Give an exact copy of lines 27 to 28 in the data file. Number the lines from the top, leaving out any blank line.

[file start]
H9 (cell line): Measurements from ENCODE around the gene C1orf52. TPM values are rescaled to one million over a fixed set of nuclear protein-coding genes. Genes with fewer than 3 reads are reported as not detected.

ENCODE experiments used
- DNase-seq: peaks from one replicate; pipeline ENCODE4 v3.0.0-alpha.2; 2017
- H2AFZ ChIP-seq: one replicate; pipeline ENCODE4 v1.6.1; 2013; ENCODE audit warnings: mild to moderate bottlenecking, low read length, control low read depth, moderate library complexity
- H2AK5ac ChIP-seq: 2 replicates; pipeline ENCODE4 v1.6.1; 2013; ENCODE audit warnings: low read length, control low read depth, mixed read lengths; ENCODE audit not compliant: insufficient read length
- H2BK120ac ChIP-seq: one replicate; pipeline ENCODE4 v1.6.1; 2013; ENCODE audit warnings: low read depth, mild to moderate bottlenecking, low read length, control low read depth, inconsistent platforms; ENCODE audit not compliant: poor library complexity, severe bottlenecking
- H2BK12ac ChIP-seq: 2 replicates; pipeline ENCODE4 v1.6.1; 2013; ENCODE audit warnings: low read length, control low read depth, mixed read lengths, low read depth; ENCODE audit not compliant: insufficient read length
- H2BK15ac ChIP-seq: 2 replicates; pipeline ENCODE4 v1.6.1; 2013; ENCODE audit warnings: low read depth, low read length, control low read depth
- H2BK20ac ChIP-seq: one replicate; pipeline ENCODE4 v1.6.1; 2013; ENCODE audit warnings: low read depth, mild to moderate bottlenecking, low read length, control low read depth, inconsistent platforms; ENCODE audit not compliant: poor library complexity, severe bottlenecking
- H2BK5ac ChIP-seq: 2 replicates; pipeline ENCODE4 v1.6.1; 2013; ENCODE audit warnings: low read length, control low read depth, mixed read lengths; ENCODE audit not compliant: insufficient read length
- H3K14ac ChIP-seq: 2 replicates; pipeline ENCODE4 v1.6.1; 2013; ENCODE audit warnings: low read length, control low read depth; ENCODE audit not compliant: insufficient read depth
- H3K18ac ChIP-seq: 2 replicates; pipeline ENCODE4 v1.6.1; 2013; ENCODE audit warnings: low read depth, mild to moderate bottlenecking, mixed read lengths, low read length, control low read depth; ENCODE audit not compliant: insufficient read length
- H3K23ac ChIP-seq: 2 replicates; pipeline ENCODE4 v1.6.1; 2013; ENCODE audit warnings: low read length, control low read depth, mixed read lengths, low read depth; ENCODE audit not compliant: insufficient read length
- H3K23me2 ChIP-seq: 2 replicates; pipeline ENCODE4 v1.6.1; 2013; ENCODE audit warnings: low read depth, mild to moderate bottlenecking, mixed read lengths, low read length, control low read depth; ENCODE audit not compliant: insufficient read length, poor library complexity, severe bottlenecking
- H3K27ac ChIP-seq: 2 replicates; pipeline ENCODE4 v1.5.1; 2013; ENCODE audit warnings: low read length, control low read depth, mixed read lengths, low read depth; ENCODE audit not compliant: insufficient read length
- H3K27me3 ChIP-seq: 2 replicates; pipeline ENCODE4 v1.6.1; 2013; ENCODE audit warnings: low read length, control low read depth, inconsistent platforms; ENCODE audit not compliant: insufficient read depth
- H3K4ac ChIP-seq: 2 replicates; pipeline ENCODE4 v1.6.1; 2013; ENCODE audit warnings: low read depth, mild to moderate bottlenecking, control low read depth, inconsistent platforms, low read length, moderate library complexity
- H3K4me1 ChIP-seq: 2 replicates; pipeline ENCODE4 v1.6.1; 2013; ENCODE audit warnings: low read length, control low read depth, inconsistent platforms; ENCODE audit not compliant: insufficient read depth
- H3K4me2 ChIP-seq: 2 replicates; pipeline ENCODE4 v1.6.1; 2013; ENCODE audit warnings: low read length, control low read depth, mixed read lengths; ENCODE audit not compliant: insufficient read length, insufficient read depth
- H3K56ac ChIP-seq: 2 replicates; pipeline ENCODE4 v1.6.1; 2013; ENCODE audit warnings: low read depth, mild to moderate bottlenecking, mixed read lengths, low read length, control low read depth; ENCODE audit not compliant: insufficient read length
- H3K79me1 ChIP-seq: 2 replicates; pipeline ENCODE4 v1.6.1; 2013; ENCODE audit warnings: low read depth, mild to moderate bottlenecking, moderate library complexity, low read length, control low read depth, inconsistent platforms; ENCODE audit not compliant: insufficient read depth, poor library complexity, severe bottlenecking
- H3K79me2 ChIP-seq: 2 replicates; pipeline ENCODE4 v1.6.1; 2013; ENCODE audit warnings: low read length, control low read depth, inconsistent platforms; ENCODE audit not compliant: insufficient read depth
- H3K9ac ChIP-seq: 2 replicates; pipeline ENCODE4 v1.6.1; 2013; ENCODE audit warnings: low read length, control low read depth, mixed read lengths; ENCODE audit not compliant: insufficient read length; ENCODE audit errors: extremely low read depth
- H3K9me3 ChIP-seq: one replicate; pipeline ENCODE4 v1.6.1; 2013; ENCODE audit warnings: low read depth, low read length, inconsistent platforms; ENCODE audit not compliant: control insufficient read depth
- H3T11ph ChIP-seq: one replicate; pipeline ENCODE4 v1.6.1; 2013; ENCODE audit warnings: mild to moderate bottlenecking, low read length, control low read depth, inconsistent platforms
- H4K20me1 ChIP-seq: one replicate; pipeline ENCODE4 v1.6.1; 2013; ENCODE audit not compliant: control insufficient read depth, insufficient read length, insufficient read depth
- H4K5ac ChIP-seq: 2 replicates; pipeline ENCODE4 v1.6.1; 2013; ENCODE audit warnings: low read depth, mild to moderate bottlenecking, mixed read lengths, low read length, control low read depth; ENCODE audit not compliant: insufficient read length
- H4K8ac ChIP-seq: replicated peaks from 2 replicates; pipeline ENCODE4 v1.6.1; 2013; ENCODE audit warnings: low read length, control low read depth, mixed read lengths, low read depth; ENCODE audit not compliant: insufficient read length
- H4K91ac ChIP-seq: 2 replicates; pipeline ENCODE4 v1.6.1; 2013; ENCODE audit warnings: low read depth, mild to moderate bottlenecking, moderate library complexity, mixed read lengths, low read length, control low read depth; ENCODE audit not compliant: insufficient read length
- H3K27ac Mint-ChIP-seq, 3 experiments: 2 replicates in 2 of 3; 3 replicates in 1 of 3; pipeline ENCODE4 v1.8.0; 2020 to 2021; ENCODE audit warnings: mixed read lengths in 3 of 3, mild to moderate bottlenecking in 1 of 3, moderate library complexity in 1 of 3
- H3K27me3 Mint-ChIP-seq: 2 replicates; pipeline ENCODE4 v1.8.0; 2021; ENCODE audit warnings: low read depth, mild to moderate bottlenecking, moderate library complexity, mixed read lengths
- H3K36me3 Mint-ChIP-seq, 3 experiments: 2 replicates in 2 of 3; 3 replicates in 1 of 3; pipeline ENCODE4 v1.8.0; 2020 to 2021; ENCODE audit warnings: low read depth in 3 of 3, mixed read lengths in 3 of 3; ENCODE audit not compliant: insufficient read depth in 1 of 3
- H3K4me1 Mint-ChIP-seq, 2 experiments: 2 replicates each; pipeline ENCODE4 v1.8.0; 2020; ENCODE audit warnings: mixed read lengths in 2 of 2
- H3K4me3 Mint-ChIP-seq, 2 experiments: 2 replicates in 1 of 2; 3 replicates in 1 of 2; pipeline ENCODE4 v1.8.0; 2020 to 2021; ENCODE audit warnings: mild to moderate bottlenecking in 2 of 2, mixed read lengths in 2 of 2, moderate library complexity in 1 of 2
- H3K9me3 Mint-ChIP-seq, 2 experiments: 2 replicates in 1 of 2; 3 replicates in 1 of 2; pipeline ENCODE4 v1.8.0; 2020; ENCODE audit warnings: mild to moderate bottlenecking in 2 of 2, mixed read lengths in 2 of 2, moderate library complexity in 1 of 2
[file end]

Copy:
- H4K5ac ChIP-seq: 2 replicates; pipeline ENCODE4 v1.6.1; 2013; ENCODE audit warnings: low read depth, mild to moderate bottlenecking, mixed read lengths, low read length, control low read depth; ENCODE audit not compliant: insufficient read length
- H4K8ac ChIP-seq: replicated peaks from 2 replicates; pipeline ENCODE4 v1.6.1; 2013; ENCODE audit warnings: low read length, control low read depth, mixed read lengths, low read depth; ENCODE audit not compliant: insufficient read length